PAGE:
Although price increases are partly a reflection of generally favourable economic growth, long-term increases in inflation can be worrying for an individual, and for a good reason. Inflation directly impacts your personal finances, creating limits for personal budgets and spending. But what happens when you need some extra cash on hand, and should you be taking out a personal loan during high inflation rates?

This blog covers everything you need to know about taking out a personal loan during inflation, including whether you should do it, what the benefits are and what to look out for.

Do you need a personal loan?

Before taking out a personal loan, you should consider if a loan is the best option for you and your needs. Personal loans are a reliable and convenient financial tool when used properly. You should think about how you will pay the lending rate back, as being late with your loan repayments can have serious implications on your financial health and credit score, which can compromise your ability to secure financing in the future if you wish to do so.

Although personal loans are great, you should look at alternative options before deciding the best option for you during increased inflation rates. This includes looking at your personal savings, secured loans, and using a credit card or personal lines of credit.

What’s the difference between inflation rate and lending rate?

The inflation rate is the increase of prices over a period of time. It is typically used in broad circumstances, such as the increase of overall prices or the rise in the cost of living in a country, but inflation can also be specific for certain goods, such as the inflation of avocados or almonds. In any context, inflation represents how much more expensive an item or price has become over time.

On the other hand, loan rates represent the cost of borrowing money. It involves lenders and borrowers. Lenders, such as banks and financial institutions, determine which interest rates to attach for their borrowers, or customers, based on a series of conditions, such as their creditworthiness, type of loan taken and the overall economic condition, such as inflation.

What impact does inflation have on loan rates?

Although inflation doesn’t directly impact fixed interest rates, it’s a trickle-down effect, and the two are correlated. This is because inflation is the primary tool used by central banks to manage inflation. If inflation is too high, governments might raise interest rates to discourage borrowing and encourage saving. Conversely, if the economy needs a boost, the government will lower interest rates, so individuals are more willing to borrow money to have more money to spend.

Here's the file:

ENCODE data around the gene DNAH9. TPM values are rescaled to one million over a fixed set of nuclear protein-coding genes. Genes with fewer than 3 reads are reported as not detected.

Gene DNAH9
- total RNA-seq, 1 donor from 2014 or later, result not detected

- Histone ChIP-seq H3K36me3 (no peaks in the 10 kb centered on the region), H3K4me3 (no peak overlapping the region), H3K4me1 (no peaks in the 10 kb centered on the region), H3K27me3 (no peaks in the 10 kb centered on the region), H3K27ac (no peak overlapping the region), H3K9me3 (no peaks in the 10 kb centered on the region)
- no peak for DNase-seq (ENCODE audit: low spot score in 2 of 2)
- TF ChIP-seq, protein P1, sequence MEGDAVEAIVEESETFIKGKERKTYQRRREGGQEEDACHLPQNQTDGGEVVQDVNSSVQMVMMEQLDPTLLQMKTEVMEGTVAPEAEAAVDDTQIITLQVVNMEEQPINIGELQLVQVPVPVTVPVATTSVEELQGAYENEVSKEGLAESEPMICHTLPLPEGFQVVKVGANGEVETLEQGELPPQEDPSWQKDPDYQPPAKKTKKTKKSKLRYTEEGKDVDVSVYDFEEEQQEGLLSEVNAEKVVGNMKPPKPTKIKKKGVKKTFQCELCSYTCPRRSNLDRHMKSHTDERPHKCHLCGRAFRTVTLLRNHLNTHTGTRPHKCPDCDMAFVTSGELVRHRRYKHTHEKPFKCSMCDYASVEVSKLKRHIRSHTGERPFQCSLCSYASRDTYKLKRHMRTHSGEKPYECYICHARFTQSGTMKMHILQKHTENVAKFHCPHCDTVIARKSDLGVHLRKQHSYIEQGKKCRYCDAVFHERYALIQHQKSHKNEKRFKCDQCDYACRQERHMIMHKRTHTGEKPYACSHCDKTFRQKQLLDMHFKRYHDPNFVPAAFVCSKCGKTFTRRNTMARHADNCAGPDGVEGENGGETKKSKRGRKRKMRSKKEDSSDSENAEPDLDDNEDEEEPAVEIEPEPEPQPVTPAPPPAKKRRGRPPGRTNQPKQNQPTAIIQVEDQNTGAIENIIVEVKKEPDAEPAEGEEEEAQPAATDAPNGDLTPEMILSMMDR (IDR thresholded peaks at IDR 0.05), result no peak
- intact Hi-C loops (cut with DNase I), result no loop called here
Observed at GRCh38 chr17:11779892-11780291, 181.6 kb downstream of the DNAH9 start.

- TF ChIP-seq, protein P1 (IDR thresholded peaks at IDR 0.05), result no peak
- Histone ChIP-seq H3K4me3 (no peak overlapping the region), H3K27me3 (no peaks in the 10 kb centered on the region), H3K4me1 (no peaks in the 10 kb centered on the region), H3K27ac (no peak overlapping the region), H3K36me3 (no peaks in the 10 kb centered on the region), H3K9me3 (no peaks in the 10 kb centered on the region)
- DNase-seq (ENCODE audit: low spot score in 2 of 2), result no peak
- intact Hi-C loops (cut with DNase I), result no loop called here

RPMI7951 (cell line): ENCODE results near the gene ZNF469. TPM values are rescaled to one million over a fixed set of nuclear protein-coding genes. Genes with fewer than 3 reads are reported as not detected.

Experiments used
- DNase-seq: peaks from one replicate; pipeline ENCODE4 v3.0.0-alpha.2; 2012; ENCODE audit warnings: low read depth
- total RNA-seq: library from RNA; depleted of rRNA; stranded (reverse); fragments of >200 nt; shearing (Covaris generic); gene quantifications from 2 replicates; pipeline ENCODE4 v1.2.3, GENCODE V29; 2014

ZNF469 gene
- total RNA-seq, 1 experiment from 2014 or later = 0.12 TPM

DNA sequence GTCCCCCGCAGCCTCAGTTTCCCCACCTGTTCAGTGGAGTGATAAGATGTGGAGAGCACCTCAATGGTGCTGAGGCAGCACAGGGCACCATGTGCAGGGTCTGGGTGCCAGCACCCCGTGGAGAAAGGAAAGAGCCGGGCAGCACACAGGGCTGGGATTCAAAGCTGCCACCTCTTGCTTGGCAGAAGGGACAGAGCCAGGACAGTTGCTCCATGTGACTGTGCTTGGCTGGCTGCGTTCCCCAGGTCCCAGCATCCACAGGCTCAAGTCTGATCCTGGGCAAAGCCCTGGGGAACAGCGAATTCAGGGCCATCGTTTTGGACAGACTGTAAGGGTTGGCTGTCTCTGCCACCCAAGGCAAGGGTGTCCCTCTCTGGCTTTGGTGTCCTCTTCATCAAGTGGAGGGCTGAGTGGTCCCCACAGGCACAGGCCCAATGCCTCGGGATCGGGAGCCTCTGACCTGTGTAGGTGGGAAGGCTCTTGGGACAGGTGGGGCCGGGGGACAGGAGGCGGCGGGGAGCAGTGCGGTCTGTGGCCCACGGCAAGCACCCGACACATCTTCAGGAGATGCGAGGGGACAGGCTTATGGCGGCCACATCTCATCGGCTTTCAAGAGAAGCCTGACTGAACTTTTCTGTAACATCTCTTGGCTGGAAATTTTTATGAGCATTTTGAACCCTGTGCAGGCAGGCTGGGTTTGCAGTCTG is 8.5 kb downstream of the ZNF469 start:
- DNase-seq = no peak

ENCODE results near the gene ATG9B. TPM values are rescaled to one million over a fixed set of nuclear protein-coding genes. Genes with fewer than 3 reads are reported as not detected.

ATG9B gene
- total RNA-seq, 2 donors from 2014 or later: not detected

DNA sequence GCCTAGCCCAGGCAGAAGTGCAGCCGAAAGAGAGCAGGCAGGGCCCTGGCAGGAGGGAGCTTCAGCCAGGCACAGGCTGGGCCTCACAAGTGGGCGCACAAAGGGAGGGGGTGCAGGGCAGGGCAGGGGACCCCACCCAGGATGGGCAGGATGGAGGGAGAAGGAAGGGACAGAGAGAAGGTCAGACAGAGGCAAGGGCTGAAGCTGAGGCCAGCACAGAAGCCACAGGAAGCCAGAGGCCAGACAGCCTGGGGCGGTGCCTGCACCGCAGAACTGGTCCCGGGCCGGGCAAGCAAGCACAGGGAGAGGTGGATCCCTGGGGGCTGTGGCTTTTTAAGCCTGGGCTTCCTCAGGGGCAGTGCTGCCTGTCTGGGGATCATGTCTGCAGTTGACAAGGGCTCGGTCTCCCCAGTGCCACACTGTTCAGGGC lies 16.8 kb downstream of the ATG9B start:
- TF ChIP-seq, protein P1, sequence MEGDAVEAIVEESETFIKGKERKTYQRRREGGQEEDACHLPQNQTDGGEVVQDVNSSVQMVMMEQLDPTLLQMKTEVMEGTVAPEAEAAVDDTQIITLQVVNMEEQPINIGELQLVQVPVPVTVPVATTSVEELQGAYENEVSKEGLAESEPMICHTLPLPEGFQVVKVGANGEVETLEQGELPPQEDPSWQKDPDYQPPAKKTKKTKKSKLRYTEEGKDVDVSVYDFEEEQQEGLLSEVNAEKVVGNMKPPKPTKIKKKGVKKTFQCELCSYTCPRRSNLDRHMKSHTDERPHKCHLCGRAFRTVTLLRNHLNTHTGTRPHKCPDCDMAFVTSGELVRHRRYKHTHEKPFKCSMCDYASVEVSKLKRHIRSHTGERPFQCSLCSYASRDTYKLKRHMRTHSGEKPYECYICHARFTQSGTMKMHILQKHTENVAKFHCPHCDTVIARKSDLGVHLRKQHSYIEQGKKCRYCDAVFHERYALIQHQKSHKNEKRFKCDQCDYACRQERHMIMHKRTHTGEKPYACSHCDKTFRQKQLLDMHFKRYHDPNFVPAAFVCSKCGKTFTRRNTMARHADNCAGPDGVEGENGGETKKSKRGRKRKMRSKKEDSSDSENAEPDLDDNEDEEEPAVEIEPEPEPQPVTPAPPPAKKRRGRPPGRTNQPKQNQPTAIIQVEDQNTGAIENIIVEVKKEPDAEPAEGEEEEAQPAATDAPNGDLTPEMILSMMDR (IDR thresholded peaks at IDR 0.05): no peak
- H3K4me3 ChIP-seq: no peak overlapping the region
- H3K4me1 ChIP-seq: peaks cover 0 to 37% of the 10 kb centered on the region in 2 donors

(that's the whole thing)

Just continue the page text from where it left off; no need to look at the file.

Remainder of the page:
What is the cost of inflation on personal loans?

Personal loans generally have fixed interest rates, which means that the interest you pay doesn’t change for the duration of the loan. If you have a personal loan taken out before inflation, inflation will not change your interest rates as it is at a fixed rate. However, if you are a new borrower taking out cash during inflation, lending rates are likely to increase, and you may end up paying more interest.

How do inflation rates benefit borrowers?

A basic rule of inflation is that the value of cash declines over time, and the saying goes that cash now is worth more than cash in the future. So, if you are a borrower, inflation increases let you pay lenders back with money worth less than when you originally borrowed it.

Should you take out a personal loan during an inflation increase?

Ultimately, this will depend on your needs. When inflation occurs, products, groceries and living necessities may be more expensive than your budget allows. In this case, taking out a personal loan can ease your cash flow problems and help you cover any unexpected expenses that arise. The chances are that your finances will begin to recover again, and you will be able to repay the personal loan, but it’s important to consider how long that will be.

In most cases, the inflation rate is correctly incorporated into the loan cost as lending is usually at a fixed rate. Other factors that go into determining the personal loan cost are your credit score and repayment capacity. If you have a good repayment capacity, banks consider you a low-risk party and will charge a low-interest rate. Contrary, if your credit score is excellent, the interest rate will be high. In some cases, people with very low credit scores and poor repayment capacity get their applications for personal loans rejected. So, these circumstances have been accounted for when you look for a personal loan.

You should always think about what you need the loan for, if you are able to repay and alternative options before getting a personal loan.

Compare personal loan options on Lendela

If you are set on getting a personal loan, let Lendela help you find the best option. Not only is the application process quick, convenient and online, Lendela also ensures that you get different offers so that you can see and pick the best option for you, especially regarding the loan rates.

Lendela introduces you to banks and financial institutions that are 100% transparent about all their fees, conditions and terms so that you know every detail of your loan and that you can select the right offer to proceed with. If you have any questions, let us know and our experienced team will help you with more information about the costs of inflation.